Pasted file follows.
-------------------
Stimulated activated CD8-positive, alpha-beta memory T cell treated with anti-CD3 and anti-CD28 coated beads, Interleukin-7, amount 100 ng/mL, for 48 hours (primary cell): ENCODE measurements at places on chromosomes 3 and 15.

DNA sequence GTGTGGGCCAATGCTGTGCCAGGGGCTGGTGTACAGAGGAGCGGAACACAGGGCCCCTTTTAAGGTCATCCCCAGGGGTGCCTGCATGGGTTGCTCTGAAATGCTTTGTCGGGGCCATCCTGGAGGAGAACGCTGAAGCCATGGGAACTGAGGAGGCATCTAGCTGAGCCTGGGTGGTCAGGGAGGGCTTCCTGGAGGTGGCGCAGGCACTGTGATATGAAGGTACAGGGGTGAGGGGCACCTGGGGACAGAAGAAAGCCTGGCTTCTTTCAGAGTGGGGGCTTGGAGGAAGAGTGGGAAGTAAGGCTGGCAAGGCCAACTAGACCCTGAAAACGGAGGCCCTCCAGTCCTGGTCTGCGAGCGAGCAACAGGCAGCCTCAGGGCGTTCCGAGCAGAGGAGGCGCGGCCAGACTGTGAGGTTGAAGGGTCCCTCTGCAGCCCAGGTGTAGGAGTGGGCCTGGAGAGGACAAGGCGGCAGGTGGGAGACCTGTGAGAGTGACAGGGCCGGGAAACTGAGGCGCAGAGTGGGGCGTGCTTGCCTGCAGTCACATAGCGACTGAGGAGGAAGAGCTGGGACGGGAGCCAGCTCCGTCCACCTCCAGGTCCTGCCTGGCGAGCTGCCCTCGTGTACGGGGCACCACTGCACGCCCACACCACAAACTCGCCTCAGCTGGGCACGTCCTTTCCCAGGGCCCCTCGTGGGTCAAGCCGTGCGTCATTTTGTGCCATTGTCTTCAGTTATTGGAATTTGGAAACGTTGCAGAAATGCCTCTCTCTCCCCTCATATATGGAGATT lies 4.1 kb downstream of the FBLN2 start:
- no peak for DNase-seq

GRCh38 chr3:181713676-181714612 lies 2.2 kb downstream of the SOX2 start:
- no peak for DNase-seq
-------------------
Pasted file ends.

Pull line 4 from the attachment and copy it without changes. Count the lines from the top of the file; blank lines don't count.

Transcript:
GRCh38 chr3:181713676-181714612 lies 2.2 kb downstream of the SOX2 start: